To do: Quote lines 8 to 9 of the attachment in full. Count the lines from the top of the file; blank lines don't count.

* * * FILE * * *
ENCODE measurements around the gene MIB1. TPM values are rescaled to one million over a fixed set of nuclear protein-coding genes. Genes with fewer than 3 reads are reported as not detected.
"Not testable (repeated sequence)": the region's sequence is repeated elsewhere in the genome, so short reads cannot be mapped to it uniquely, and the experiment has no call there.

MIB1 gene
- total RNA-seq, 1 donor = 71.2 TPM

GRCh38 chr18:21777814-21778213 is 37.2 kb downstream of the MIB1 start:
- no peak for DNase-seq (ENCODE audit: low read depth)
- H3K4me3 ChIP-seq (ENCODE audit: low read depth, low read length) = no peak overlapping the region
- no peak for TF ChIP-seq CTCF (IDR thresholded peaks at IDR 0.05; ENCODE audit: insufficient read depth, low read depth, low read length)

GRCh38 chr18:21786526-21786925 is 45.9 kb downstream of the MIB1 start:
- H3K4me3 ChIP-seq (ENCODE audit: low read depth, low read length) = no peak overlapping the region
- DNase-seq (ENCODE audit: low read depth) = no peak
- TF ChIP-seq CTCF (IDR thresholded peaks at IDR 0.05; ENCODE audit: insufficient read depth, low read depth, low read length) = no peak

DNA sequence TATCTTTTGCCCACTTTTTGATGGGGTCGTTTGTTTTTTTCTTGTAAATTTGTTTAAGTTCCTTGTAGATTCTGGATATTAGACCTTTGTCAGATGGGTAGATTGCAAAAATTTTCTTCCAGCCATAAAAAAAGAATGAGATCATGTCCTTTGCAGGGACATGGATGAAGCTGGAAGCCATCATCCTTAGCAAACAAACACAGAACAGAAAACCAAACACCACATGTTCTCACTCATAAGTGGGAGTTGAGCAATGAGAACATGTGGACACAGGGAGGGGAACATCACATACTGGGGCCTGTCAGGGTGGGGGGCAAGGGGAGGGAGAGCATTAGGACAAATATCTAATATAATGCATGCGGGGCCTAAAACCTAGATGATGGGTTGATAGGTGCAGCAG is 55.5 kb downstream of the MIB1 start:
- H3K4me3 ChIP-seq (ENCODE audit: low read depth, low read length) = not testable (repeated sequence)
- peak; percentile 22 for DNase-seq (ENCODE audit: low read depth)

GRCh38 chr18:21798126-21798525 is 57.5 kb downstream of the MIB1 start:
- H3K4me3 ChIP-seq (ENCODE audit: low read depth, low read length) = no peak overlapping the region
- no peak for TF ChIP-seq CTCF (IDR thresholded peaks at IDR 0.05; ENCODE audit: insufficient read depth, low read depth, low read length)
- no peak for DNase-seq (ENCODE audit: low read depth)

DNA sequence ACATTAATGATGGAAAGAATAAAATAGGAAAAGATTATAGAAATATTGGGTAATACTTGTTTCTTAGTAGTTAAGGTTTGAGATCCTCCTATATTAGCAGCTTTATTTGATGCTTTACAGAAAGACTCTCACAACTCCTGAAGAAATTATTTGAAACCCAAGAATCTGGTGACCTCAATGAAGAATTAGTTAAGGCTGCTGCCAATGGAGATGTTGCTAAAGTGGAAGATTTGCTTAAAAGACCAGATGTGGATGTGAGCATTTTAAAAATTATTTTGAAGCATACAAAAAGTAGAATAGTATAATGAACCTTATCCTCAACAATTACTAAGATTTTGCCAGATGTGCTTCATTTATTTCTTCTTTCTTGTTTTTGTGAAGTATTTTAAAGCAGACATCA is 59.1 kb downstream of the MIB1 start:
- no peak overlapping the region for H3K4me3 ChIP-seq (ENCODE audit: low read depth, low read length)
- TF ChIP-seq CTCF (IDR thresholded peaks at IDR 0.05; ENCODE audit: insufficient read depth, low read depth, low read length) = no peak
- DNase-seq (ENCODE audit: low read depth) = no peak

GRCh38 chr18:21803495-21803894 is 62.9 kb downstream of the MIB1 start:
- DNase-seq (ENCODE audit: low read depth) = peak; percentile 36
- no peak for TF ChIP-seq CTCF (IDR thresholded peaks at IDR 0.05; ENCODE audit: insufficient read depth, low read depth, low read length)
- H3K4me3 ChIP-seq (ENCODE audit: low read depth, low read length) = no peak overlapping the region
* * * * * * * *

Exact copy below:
- no peak for TF ChIP-seq CTCF (IDR thresholded peaks at IDR 0.05; ENCODE audit: insufficient read depth, low read depth, low read length)

GRCh38 chr18:21786526-21786925 is 45.9 kb downstream of the MIB1 start: